Main Street in Ely, Nevada. Editorial credit: Sandra Foyt /

8 Lovely Small Towns To Visit In Nevada This Summer

Sure, Las Vegas is fun and has much to offer, but that is just a tip of the Nevada experience. Beyond the crazy nightlife and endless gambling in "Sin City," the Silver State boasts a surprisingly charming small-town scene waiting to be explored. Scattered across gorgeous Western landscapes, from jagged mountains to sprawling deserts, lie quaint destinations preserving rich cultural roots and heritage.

This summer, escape the casinos and bustling Strips for a change of scenery among these lovely small towns to visit in Nevada for a fresh and fulfilling experience. Their rustic downtown corridors awaken a nostalgic simplicity, while scenic surroundings instill peace and a sense of solitude. Nevada has a more relaxed side, preserving treasured locales, histories, and hospitality off tourists' radars. A short visit is the ideal getaway from fast-paced fantasies into Nevada's true heartland roots and delights.

Virginia City

Main Street in Virginia City, Nevada.
Main Street in Virginia City, Nevada. Editorial credit: M. Vinuesa /

Virginia City traces its beginnings to the 1800s when the mining boom drew prospectors in droves. Sitting just southeast of Reno, this tiny village has a well-preserved cluster of Victorian structures that got the whole town listed on the National Register of Historic Places. Walking down its quiet streets is a nostalgic trip down memory lane, as antique treasures like the Historic Fourth Ward School Museum take you back to 1878 when Nevada produced its first two senior graduates. The town also hosts the Mackay Mansion Museum, which offers a glimpse into Victorian-era Virginia City with its period furnishings while exciting guests with rumored hauntings.

Outside the history, the vibrant local performance art scene invites tourists to enjoy entertaining live shows at its historic venues, such as Piper's Opera House. The Virginia City Outlaw Theater also presents family-friendly shows centered around the town's Western heritage.


Hotel Nevada in Ely, Nevada
Prohibition-era hotel and casino, Hotel Nevada in Ely, Nevada. Editorial credit: Sandra Foyt /

This picturesque alpine community in White Pine County features a rich railway and mining heritage that tourists will understand when exploring its top attractions. It was established as a station along the Pony Express and experienced a mining boom when copper was discovered in the territory. Today, you can delve into Ely's railroad history at the Nevada Northern Railway Museum, which harbors old artifacts and archives and holds old-school tours on antique steam locomotives for guests. However, the White Pine Public Museum provides a broader perspective of the region's past, focusing on the history, culture, and communities that have called Ely home through the years.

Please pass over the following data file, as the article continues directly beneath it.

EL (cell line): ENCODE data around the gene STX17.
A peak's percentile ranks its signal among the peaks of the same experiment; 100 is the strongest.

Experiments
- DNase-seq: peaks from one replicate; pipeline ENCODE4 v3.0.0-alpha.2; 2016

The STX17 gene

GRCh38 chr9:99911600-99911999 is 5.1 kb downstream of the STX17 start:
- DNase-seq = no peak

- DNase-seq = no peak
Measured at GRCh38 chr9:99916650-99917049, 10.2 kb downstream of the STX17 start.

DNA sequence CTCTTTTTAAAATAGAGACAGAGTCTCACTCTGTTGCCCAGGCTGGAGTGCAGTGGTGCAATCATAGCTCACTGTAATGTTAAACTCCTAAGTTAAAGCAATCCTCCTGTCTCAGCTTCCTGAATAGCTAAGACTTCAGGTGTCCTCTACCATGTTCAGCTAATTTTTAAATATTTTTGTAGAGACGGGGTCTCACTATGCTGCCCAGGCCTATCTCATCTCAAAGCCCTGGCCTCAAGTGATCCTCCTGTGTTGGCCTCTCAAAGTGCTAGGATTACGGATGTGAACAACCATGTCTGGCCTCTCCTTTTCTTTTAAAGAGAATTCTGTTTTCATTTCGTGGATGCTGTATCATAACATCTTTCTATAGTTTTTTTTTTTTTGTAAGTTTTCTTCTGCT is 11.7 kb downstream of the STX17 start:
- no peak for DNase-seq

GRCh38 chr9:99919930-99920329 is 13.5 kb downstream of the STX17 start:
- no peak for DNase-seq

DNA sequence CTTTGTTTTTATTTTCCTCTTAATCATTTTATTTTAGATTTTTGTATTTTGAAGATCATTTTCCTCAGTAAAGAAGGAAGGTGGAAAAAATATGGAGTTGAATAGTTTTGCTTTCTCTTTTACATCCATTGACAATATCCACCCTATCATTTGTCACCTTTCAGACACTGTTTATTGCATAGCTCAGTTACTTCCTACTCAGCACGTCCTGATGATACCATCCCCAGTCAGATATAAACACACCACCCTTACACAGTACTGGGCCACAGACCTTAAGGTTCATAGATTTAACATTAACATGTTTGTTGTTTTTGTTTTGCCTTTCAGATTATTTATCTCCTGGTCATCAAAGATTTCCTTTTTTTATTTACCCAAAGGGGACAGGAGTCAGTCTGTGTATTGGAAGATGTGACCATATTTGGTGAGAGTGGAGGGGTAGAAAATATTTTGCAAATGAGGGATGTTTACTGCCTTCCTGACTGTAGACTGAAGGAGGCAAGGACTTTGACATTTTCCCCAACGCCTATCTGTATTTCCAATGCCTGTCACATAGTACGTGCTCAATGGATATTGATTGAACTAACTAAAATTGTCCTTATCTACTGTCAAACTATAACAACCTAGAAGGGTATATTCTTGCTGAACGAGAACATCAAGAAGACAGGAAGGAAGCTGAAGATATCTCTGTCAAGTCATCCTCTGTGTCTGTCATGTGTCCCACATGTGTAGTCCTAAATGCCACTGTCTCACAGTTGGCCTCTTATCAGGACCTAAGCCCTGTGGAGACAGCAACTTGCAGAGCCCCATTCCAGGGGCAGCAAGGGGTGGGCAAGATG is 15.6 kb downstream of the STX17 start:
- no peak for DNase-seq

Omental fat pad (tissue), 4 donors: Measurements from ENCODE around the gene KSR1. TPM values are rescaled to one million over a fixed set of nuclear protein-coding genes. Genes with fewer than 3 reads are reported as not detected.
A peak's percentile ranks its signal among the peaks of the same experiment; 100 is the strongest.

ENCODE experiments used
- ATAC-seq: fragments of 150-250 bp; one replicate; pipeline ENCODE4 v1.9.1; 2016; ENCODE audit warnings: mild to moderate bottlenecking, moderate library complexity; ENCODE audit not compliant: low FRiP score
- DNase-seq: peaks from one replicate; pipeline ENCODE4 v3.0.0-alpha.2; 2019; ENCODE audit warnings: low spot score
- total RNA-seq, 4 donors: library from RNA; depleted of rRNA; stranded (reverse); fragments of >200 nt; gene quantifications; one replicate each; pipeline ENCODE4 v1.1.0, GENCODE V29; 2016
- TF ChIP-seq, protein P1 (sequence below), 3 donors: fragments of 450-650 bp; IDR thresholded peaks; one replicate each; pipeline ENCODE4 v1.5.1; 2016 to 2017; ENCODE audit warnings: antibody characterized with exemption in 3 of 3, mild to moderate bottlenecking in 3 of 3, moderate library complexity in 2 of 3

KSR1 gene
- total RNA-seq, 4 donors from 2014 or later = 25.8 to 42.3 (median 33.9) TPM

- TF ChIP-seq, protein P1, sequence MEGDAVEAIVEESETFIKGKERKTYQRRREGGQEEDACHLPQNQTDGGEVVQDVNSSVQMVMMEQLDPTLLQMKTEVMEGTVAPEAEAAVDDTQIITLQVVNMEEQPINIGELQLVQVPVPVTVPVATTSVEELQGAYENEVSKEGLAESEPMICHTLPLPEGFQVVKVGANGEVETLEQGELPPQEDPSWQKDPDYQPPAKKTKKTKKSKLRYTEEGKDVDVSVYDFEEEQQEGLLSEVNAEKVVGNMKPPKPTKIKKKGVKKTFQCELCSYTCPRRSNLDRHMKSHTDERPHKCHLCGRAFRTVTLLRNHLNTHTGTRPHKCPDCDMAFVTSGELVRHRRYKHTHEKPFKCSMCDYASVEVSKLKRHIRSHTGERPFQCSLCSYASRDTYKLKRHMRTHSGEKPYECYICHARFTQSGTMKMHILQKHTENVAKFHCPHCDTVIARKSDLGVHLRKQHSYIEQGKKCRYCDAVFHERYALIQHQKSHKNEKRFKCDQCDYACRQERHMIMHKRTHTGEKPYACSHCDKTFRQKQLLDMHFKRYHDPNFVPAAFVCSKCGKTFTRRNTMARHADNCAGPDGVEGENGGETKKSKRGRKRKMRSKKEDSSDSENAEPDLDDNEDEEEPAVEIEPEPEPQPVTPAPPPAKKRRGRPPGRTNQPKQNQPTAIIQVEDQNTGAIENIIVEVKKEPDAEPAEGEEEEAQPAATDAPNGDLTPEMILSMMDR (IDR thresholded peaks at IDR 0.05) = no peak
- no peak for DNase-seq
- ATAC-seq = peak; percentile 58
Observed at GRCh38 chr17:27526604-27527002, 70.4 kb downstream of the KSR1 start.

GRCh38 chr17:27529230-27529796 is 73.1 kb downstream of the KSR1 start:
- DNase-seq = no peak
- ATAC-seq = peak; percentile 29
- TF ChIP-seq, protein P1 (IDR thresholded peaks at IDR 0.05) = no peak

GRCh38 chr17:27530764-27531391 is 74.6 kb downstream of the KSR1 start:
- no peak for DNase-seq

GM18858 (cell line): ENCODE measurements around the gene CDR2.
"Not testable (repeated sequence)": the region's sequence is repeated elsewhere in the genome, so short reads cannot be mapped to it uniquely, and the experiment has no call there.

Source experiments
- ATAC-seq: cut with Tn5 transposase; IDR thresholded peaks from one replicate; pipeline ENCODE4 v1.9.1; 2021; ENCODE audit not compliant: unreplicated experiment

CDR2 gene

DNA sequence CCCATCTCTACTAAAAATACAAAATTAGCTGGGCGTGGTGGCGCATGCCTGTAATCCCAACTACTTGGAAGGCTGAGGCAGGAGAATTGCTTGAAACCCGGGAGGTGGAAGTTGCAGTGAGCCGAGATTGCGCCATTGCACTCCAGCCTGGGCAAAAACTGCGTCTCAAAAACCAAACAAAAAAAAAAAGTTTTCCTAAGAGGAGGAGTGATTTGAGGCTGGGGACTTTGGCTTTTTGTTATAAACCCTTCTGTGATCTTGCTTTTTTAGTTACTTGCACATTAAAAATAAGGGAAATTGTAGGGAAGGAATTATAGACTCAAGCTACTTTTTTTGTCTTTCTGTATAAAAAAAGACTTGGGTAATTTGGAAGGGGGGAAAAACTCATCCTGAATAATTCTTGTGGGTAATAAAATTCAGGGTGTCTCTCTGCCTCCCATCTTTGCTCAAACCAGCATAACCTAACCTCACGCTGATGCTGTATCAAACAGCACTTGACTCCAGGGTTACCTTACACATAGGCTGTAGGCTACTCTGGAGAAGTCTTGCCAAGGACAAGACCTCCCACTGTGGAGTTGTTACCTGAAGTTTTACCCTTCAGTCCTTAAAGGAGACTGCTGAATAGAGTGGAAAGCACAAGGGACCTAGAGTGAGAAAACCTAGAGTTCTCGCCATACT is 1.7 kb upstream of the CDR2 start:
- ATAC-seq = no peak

Ward Charcoal Ovens State Historic Park is an exciting 700-acre preserve that allows visitors to mix their love for history and the outdoors. Constructed in the 19th century, it stands out for its dramatic beehive-shaped ovens. Ely is also famous for its annual festivals and events, highlighted by the sustained music throughout the Ely Summer concerts in the Park.


Downtown Eureka, Nevada.
Downtown Eureka, Nevada. Image credit Sandra Foyt via Shutterstock

One of the most impressively mining towns in the American West, Eureka delights with its dense cluster of historic buildings and small-town charm. The quaint downtown district is highly pedestrian-friendly, inviting visitors to discover its antique treasures. Along Main Street, the Eureka County Court House dominates the skyline with its gorgeous architecture and a rich legacy dating back to the 19th century. The same applies to the Eureka Opera House, known along Main Street for its rustic yet elegant interior and for hosting entertaining live performances.

The Eureka Sentinel Museum preserves the town's printing heritage just behind the Eureka Courthouse. It served as the headquarters of the local newspaper and houses insightful archives from the pioneering periods in Eureka. For a break from monotony, visitors can try the Eureka Underground Tunnels walking tour, which allows them to explore 150+ year-old tunnels.


A scene from Austin, Nevada
A scene from Austin, Nevada. Image credit: Jasperdo via

With a tiny population of just about 20 residents, Austin is technically a ghost town, but this does not detract from its rustic charm. This Lander County community has an impressive mix of tourist attractions inviting exploration at a snail-like pace. It is home to Berlin-Ichthyosaur State Park, where adventurers can immerse in the wilderness along secluded desert trails across its 1,500-acre expanse. A short distance from town, many tourists like heading to Spencer Hot Springs when in Austin for a dip in the healing water from the ground and an opportunity to revel in the tranquility of the area.